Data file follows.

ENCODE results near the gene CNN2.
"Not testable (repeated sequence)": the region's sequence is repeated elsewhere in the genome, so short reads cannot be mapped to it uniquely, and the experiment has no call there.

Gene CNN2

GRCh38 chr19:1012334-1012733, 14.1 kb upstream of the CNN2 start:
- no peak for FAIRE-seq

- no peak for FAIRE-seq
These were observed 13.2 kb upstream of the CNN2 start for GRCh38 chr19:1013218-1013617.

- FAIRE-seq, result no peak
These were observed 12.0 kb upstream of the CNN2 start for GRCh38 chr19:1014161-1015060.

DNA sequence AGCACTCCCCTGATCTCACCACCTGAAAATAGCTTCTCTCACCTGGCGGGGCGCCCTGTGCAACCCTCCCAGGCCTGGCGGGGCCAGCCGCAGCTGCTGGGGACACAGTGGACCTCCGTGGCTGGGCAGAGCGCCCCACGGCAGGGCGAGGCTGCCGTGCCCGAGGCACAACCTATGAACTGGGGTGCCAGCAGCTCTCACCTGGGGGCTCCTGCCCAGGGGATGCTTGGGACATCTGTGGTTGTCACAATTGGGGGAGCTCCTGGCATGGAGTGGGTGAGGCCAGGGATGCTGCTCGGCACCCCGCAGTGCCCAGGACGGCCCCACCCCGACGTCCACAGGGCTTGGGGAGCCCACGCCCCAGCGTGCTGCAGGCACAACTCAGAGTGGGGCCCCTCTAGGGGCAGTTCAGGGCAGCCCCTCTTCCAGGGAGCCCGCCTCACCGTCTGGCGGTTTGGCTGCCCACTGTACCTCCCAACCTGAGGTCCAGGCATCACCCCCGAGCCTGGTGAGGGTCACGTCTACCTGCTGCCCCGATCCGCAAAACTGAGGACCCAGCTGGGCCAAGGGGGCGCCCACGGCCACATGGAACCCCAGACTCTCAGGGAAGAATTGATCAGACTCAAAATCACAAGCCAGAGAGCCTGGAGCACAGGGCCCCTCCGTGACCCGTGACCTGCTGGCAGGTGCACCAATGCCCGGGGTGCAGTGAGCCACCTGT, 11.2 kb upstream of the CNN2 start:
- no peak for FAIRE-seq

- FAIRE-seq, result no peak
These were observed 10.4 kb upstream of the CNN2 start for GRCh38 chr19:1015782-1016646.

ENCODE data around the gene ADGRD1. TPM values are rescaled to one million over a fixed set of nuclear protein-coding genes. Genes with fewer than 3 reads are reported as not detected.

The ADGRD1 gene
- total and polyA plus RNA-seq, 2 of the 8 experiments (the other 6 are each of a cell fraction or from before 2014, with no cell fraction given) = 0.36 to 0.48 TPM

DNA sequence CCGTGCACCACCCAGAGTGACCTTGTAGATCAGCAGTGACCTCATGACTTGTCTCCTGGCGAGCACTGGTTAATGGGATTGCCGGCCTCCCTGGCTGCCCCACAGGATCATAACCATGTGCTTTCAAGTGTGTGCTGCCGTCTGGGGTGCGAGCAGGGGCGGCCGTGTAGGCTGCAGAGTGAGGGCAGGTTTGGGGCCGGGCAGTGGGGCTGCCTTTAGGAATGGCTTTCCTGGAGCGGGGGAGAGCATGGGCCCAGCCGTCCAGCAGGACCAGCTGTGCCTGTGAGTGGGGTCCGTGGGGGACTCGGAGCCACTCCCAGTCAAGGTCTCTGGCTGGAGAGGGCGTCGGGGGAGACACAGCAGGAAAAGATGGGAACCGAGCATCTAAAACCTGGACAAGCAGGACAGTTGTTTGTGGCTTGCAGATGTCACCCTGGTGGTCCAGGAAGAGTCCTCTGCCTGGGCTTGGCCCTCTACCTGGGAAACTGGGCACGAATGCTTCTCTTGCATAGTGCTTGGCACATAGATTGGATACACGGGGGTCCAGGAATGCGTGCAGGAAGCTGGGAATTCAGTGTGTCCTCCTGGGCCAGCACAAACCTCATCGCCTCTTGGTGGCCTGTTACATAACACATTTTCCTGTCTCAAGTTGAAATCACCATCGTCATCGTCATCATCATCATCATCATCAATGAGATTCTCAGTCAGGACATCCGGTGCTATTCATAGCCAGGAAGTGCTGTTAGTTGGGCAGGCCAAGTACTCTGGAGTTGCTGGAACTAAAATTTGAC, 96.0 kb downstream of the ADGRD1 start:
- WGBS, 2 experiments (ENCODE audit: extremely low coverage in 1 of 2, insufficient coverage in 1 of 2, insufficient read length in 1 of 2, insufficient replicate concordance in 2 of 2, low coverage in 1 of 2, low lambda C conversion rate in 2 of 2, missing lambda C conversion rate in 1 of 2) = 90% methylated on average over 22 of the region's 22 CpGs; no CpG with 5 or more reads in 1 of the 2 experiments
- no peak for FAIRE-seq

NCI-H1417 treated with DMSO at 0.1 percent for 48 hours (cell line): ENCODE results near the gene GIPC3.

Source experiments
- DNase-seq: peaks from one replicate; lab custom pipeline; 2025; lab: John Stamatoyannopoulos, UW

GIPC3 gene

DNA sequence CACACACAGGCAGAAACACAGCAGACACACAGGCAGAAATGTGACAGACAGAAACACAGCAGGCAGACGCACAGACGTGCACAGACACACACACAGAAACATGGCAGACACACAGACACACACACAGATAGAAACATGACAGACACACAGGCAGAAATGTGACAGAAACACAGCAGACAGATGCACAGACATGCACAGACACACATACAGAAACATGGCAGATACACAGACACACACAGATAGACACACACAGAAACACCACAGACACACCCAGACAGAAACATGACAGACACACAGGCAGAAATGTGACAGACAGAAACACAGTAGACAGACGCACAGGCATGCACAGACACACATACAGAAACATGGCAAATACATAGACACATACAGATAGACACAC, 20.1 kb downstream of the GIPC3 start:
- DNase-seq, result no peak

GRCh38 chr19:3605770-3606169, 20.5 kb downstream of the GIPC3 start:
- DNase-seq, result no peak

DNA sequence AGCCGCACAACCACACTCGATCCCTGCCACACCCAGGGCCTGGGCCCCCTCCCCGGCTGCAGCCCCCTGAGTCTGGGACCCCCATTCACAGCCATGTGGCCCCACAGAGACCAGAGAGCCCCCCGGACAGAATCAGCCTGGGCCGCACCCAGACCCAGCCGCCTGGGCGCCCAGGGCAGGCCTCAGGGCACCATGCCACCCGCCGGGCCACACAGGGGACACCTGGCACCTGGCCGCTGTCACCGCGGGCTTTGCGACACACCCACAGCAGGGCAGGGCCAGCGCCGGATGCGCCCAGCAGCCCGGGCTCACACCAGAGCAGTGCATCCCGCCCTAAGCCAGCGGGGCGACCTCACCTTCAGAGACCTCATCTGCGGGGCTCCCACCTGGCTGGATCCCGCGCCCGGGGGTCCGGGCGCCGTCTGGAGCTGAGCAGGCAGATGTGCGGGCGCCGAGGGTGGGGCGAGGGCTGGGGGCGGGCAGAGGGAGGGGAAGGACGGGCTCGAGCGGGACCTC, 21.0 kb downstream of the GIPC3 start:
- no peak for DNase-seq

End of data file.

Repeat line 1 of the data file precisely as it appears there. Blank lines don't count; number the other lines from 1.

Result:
ENCODE results near the gene CNN2.